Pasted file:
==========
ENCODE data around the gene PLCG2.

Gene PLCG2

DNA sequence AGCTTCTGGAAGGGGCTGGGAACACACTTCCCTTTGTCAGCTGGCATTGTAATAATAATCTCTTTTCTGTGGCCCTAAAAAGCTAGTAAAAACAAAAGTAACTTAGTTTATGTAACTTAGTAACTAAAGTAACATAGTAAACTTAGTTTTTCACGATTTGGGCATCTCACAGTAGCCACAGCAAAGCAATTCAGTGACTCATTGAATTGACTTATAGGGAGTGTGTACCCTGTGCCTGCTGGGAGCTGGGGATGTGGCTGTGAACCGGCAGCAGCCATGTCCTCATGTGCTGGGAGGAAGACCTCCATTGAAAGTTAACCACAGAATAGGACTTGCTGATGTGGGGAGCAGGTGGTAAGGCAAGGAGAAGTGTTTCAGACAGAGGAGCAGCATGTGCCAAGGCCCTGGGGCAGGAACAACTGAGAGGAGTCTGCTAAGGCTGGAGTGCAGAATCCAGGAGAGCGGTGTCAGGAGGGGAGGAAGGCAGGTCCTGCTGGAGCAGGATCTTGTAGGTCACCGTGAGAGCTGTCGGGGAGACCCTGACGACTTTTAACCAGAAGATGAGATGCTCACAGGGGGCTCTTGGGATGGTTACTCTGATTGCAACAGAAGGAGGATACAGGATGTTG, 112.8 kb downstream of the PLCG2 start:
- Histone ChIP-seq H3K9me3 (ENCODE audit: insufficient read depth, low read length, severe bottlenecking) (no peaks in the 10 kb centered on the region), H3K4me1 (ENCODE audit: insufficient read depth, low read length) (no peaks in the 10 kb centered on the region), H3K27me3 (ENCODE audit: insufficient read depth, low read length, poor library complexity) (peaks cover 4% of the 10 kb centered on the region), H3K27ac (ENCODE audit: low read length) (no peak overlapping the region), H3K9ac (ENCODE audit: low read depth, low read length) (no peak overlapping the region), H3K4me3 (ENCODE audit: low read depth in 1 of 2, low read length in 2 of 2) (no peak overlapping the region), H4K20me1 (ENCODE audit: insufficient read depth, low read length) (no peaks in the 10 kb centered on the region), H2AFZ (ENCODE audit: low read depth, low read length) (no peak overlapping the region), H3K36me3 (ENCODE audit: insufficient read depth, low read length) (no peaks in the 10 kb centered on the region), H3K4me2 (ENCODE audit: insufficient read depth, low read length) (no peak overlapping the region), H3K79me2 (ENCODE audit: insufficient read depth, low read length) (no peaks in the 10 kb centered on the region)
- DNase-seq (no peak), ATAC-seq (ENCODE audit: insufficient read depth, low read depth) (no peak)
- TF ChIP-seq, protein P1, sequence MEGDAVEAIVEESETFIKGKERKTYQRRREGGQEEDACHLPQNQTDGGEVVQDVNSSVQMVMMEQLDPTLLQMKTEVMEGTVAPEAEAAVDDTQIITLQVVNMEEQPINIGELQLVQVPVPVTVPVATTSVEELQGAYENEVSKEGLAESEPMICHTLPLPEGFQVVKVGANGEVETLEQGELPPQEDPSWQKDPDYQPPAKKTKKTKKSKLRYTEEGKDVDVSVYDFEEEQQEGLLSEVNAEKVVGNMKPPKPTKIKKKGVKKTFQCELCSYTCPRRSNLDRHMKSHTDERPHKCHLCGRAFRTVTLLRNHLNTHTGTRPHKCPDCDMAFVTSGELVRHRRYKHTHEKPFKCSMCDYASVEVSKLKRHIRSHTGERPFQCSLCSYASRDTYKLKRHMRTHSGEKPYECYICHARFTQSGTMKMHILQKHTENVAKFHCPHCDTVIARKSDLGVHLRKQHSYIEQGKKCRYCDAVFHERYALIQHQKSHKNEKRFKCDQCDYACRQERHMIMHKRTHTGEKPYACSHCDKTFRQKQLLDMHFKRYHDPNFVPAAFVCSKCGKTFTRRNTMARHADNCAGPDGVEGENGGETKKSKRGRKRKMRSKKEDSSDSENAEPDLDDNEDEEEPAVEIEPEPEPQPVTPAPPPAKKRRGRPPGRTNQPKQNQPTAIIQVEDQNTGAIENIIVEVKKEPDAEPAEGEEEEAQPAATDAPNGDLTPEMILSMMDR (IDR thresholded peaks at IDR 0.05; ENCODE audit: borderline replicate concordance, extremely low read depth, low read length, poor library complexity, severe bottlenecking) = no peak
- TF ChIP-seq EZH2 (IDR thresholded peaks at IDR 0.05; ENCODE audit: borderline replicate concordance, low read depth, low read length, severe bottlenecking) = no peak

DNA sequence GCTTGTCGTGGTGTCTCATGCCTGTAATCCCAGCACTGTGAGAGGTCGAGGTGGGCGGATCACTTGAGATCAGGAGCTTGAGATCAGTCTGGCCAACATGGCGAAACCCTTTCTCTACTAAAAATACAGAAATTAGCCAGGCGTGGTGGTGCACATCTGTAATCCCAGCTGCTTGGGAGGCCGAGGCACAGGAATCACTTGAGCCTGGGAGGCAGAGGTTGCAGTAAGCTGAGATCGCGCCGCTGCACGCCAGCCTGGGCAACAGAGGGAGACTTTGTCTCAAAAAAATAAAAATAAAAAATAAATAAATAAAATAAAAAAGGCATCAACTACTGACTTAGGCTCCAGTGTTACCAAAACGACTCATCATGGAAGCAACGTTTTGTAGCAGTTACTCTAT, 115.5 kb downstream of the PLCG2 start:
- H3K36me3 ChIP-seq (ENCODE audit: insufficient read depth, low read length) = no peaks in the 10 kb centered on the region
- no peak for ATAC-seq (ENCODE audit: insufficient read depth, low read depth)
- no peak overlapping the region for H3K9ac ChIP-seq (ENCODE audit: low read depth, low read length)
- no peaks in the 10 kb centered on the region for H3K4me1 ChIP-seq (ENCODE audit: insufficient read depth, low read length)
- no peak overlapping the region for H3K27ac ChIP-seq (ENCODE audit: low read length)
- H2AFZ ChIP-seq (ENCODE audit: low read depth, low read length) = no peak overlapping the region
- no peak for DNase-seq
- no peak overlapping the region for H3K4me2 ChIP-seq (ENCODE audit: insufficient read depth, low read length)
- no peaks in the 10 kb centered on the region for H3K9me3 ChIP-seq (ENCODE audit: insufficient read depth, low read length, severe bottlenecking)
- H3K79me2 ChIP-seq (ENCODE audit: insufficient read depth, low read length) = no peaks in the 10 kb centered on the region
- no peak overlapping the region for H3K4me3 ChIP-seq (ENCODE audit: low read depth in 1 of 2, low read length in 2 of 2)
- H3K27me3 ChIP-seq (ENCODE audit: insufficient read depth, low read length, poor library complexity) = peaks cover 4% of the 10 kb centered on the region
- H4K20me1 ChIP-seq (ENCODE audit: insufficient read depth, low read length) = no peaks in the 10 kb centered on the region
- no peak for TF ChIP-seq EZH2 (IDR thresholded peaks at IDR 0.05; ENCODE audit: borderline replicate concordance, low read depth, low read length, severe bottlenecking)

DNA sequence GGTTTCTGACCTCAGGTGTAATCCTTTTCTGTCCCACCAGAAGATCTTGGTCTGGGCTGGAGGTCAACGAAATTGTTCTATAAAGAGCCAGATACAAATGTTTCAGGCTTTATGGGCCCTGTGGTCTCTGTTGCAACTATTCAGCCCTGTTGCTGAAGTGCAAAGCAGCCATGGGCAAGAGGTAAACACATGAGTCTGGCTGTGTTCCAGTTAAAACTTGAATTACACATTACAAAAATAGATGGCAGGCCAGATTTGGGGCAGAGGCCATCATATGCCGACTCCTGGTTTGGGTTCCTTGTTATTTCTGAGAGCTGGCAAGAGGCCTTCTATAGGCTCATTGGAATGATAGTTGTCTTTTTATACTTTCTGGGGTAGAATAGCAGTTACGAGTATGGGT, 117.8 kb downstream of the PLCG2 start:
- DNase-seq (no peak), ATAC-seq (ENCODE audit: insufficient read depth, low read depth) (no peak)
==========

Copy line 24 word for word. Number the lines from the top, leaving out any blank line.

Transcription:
- DNase-seq (no peak), ATAC-seq (ENCODE audit: insufficient read depth, low read depth) (no peak)